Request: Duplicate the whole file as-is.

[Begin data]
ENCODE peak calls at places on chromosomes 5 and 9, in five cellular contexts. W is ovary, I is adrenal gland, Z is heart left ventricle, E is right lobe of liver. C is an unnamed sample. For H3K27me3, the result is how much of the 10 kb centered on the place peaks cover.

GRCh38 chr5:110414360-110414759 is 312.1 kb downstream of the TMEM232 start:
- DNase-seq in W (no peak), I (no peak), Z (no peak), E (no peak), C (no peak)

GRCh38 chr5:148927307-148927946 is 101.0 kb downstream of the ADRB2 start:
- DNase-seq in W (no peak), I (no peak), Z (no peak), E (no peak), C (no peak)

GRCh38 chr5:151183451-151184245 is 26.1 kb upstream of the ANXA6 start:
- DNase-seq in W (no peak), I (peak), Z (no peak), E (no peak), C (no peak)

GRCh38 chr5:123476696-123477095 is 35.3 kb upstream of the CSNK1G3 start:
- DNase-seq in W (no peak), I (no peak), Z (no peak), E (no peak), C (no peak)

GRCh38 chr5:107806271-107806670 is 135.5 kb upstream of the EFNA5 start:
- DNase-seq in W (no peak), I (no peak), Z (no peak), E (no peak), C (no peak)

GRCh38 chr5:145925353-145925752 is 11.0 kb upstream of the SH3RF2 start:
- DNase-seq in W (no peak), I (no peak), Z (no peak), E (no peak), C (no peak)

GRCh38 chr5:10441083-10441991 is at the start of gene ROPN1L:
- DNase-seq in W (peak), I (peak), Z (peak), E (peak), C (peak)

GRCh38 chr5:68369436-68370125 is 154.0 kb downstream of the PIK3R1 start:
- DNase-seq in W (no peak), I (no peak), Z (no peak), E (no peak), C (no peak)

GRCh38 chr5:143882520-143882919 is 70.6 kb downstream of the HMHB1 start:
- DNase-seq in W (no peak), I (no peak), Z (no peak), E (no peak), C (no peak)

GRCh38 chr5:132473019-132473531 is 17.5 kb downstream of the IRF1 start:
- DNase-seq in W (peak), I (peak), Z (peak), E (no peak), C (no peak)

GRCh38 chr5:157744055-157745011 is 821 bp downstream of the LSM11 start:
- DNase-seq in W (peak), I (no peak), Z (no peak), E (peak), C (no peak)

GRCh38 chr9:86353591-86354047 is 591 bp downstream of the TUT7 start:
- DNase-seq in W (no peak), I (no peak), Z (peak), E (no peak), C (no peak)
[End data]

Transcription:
ENCODE peak calls at places on chromosomes 5 and 9, in five cellular contexts. W is ovary, I is adrenal gland, Z is heart left ventricle, E is right lobe of liver. C is an unnamed sample. For H3K27me3, the result is how much of the 10 kb centered on the place peaks cover.

GRCh38 chr5:110414360-110414759 is 312.1 kb downstream of the TMEM232 start:
- DNase-seq in W (no peak), I (no peak), Z (no peak), E (no peak), C (no peak)

GRCh38 chr5:148927307-148927946 is 101.0 kb downstream of the ADRB2 start:
- DNase-seq in W (no peak), I (no peak), Z (no peak), E (no peak), C (no peak)

GRCh38 chr5:151183451-151184245 is 26.1 kb upstream of the ANXA6 start:
- DNase-seq in W (no peak), I (peak), Z (no peak), E (no peak), C (no peak)

GRCh38 chr5:123476696-123477095 is 35.3 kb upstream of the CSNK1G3 start:
- DNase-seq in W (no peak), I (no peak), Z (no peak), E (no peak), C (no peak)

GRCh38 chr5:107806271-107806670 is 135.5 kb upstream of the EFNA5 start:
- DNase-seq in W (no peak), I (no peak), Z (no peak), E (no peak), C (no peak)

GRCh38 chr5:145925353-145925752 is 11.0 kb upstream of the SH3RF2 start:
- DNase-seq in W (no peak), I (no peak), Z (no peak), E (no peak), C (no peak)

GRCh38 chr5:10441083-10441991 is at the start of gene ROPN1L:
- DNase-seq in W (peak), I (peak), Z (peak), E (peak), C (peak)

GRCh38 chr5:68369436-68370125 is 154.0 kb downstream of the PIK3R1 start:
- DNase-seq in W (no peak), I (no peak), Z (no peak), E (no peak), C (no peak)

GRCh38 chr5:143882520-143882919 is 70.6 kb downstream of the HMHB1 start:
- DNase-seq in W (no peak), I (no peak), Z (no peak), E (no peak), C (no peak)

GRCh38 chr5:132473019-132473531 is 17.5 kb downstream of the IRF1 start:
- DNase-seq in W (peak), I (peak), Z (peak), E (no peak), C (no peak)

GRCh38 chr5:157744055-157745011 is 821 bp downstream of the LSM11 start:
- DNase-seq in W (peak), I (no peak), Z (no peak), E (peak), C (no peak)

GRCh38 chr9:86353591-86354047 is 591 bp downstream of the TUT7 start:
- DNase-seq in W (no peak), I (no peak), Z (peak), E (no peak), C (no peak)